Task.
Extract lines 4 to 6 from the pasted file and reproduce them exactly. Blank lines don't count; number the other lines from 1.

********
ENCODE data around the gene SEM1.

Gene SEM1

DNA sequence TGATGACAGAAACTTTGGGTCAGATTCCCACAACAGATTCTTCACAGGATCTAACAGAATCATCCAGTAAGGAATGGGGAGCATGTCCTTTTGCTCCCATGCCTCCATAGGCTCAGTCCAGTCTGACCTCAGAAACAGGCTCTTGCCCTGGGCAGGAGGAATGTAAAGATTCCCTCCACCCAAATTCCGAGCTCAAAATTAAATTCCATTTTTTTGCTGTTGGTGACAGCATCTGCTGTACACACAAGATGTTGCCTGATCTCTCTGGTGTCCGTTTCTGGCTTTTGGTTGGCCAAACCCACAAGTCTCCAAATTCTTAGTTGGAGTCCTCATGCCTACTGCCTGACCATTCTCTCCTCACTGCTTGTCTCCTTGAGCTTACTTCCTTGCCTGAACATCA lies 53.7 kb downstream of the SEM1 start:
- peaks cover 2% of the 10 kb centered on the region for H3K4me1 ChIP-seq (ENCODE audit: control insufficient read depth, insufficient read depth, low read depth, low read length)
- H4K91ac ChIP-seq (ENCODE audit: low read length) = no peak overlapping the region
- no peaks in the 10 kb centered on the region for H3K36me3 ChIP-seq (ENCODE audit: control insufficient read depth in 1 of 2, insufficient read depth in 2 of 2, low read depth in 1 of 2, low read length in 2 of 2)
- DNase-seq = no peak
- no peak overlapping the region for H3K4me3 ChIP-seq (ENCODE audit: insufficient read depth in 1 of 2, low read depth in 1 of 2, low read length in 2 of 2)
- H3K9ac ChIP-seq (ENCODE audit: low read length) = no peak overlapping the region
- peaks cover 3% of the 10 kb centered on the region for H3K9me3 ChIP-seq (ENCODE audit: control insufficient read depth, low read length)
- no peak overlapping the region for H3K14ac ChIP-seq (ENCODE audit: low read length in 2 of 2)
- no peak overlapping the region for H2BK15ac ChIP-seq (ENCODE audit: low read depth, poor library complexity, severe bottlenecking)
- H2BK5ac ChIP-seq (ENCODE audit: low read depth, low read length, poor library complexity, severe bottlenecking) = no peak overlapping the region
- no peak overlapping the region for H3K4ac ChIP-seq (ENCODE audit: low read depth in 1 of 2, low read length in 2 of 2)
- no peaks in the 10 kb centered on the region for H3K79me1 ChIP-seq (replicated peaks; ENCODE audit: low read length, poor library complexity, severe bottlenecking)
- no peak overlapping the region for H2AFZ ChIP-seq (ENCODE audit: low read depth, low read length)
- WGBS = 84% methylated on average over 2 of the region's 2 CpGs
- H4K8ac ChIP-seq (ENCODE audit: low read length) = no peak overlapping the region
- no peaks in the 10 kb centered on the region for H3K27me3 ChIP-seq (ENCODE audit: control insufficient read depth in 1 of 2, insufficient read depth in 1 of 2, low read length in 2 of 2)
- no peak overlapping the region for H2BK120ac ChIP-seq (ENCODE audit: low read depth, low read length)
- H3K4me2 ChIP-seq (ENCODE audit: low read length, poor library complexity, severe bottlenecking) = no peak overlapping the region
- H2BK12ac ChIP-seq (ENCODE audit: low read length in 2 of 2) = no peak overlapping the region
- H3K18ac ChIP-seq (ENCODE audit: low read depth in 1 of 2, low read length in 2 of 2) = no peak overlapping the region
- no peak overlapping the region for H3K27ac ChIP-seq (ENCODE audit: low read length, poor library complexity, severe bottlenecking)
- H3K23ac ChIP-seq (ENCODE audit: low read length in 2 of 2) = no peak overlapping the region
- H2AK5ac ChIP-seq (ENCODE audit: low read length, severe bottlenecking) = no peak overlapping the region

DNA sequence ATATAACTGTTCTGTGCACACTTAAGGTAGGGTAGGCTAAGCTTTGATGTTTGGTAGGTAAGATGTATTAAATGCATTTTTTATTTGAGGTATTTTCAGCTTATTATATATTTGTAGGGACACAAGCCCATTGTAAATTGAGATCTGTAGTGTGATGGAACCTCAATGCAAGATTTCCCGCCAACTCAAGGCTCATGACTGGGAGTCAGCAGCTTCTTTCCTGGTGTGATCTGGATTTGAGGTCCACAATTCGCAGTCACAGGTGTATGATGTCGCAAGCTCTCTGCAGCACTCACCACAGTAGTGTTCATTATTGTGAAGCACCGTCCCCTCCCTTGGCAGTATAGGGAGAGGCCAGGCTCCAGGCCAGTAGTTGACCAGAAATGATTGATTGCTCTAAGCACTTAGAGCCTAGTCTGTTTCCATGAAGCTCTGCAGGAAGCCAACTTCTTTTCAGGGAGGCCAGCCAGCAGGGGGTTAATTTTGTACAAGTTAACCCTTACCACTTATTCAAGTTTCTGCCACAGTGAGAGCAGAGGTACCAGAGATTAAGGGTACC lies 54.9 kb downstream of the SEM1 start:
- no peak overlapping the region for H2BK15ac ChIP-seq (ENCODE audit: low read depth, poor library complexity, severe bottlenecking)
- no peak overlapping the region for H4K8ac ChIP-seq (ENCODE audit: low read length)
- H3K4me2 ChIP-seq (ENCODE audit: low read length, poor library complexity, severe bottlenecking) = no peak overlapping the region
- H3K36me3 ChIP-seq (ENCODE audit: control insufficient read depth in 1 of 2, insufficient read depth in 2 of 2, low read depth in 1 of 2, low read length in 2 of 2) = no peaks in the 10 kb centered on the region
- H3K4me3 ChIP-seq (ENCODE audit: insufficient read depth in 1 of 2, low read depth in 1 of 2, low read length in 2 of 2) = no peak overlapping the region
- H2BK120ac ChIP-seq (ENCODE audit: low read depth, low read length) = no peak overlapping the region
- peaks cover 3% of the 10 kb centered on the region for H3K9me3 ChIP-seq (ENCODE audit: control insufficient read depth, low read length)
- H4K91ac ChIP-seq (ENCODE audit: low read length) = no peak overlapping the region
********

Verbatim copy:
- peaks cover 2% of the 10 kb centered on the region for H3K4me1 ChIP-seq (ENCODE audit: control insufficient read depth, insufficient read depth, low read depth, low read length)
- H4K91ac ChIP-seq (ENCODE audit: low read length) = no peak overlapping the region
- no peaks in the 10 kb centered on the region for H3K36me3 ChIP-seq (ENCODE audit: control insufficient read depth in 1 of 2, insufficient read depth in 2 of 2, low read depth in 1 of 2, low read length in 2 of 2)